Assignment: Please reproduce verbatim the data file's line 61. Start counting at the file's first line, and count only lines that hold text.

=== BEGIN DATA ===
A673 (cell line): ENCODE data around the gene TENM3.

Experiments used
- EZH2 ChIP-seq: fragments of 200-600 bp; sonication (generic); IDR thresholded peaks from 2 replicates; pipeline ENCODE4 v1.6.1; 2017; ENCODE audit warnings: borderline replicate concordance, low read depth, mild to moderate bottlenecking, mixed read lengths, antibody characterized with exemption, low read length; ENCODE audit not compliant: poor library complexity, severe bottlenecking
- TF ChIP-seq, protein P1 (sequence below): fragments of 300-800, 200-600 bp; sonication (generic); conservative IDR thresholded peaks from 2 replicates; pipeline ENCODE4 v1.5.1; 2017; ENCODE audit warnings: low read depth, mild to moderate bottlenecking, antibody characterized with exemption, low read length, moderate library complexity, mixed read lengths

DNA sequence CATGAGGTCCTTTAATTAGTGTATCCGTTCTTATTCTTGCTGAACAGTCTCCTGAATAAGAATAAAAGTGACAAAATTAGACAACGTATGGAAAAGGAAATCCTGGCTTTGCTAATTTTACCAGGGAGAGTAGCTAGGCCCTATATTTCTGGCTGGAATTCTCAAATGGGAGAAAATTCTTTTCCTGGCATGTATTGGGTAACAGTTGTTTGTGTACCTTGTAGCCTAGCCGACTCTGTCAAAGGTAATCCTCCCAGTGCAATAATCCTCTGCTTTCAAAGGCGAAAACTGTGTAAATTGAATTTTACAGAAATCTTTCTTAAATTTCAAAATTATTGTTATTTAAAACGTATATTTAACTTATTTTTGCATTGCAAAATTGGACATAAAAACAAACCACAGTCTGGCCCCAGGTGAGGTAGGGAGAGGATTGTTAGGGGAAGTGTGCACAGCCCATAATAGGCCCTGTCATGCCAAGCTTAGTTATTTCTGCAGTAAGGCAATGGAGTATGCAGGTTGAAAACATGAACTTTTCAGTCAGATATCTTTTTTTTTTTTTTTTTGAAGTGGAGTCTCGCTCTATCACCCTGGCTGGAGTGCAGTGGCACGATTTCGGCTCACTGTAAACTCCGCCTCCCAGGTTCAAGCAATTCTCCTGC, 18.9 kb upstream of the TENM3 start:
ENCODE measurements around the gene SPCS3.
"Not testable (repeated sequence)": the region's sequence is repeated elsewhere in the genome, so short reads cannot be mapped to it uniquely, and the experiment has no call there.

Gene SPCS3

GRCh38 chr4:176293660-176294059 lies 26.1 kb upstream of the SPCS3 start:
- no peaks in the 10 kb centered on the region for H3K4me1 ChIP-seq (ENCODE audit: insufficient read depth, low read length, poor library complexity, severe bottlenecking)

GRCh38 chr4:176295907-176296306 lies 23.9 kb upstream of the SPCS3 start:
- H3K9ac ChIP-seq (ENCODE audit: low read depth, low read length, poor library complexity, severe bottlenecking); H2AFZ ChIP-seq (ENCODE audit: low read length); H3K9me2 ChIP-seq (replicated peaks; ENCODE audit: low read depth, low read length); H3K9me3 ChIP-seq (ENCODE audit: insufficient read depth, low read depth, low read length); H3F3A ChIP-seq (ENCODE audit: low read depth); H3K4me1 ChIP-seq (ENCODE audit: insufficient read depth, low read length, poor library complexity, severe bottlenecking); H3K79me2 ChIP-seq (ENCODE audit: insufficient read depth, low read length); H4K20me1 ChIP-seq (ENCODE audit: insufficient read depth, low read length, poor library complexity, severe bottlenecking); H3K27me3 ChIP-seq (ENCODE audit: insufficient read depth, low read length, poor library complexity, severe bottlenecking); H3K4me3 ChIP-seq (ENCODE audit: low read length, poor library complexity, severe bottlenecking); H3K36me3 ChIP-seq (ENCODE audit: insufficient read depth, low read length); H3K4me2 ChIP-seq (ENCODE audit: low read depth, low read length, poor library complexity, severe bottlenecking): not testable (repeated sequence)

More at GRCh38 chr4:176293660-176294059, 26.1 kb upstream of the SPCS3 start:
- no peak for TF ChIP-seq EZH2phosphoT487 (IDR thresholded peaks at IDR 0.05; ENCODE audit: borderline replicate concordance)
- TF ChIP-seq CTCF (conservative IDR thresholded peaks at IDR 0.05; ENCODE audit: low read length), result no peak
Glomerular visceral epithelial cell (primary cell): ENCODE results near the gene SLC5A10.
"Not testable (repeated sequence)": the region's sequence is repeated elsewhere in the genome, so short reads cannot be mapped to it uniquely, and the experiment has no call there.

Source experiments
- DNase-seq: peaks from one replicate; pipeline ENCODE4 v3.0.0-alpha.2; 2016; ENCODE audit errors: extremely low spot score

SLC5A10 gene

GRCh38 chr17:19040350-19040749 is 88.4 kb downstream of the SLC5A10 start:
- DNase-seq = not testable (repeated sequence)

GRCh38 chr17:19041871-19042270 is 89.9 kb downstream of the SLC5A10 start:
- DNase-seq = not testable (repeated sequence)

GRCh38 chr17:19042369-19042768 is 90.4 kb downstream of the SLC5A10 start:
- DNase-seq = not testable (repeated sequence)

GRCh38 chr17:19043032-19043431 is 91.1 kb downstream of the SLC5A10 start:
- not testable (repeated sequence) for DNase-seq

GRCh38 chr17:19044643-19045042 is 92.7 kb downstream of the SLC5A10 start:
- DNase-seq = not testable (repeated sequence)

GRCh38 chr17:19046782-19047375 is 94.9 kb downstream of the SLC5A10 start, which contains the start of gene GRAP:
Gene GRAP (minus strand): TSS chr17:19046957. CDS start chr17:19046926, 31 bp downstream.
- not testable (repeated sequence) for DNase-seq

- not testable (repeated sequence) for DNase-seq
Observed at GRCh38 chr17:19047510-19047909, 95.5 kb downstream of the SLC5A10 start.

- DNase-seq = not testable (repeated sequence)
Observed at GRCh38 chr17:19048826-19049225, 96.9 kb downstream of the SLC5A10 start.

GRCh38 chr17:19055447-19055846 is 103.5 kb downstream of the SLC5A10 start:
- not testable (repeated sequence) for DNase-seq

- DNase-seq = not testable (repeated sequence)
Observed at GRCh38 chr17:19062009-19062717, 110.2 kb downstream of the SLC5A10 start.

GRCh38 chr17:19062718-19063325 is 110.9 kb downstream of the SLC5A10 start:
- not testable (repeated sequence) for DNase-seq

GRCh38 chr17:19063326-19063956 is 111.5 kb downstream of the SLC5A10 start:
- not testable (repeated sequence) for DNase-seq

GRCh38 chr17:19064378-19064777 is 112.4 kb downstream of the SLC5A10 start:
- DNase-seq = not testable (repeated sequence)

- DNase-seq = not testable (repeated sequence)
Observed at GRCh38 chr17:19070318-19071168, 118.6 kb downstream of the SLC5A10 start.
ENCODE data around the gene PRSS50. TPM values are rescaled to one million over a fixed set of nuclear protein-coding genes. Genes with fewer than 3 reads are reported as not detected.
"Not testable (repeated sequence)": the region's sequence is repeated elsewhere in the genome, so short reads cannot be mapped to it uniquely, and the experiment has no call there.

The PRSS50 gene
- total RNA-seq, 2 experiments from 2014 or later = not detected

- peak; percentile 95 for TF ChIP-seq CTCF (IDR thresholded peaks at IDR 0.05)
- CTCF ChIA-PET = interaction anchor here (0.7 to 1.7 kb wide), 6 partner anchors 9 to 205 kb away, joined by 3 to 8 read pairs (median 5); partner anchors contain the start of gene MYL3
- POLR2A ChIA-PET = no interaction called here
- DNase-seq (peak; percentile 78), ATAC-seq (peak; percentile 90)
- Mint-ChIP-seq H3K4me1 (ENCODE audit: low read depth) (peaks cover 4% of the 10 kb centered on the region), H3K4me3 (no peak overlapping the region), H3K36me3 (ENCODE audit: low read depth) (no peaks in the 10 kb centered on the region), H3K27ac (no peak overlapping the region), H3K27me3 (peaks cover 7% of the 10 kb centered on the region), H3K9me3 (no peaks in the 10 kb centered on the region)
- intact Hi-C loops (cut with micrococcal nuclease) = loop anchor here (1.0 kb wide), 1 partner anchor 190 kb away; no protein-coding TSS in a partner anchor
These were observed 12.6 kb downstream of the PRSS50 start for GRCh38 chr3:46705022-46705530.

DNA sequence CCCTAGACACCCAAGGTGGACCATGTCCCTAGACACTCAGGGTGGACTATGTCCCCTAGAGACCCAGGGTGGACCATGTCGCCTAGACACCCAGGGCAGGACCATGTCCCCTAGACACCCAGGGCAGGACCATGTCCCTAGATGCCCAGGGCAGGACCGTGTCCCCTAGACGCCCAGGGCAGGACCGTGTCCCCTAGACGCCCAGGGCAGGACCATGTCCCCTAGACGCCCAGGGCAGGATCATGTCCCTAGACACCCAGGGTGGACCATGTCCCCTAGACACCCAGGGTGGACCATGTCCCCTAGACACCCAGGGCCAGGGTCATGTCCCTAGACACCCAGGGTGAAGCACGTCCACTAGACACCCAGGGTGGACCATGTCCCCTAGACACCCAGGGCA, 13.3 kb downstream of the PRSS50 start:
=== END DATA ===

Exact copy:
DNA sequence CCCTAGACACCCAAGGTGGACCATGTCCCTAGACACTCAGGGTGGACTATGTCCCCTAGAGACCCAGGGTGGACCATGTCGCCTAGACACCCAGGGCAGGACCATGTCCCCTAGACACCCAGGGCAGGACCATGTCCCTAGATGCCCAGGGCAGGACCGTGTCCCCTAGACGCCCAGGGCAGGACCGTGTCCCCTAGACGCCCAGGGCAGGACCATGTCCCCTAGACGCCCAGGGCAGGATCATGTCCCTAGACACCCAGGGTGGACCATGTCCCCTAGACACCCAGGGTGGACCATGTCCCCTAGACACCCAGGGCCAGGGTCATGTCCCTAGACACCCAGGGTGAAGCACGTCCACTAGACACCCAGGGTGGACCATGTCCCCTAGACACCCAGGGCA, 13.3 kb downstream of the PRSS50 start: